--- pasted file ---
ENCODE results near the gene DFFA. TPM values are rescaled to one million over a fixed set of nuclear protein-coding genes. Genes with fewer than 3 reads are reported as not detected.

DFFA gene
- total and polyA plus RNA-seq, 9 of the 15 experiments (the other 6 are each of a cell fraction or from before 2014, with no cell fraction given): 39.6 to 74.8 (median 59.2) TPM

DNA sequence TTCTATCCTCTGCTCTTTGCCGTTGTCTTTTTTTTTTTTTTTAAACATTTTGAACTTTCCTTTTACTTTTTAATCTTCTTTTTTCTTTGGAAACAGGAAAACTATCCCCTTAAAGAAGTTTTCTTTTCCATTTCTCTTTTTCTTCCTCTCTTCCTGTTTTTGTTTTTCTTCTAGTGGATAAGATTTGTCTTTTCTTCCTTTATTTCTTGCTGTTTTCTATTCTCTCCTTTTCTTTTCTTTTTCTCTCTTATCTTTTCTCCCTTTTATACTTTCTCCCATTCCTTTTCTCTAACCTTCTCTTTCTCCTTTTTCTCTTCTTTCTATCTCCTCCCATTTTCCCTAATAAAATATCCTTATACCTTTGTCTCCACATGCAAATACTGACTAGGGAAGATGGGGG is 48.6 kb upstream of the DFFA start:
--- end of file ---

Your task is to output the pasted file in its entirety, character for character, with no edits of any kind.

ENCODE results near the gene DFFA. TPM values are rescaled to one million over a fixed set of nuclear protein-coding genes. Genes with fewer than 3 reads are reported as not detected.

DFFA gene
- total and polyA plus RNA-seq, 9 of the 15 experiments (the other 6 are each of a cell fraction or from before 2014, with no cell fraction given): 39.6 to 74.8 (median 59.2) TPM

DNA sequence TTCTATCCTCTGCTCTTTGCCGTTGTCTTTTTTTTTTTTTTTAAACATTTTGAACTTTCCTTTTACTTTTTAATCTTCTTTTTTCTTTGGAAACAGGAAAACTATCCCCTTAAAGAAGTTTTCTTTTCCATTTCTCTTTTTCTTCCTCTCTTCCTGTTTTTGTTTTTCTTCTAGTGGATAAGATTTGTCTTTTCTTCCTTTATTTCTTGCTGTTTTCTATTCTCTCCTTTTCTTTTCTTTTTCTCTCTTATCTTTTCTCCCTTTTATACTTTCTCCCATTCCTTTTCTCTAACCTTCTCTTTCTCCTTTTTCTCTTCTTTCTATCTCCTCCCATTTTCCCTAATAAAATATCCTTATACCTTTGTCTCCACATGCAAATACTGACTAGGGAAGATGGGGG is 48.6 kb upstream of the DFFA start: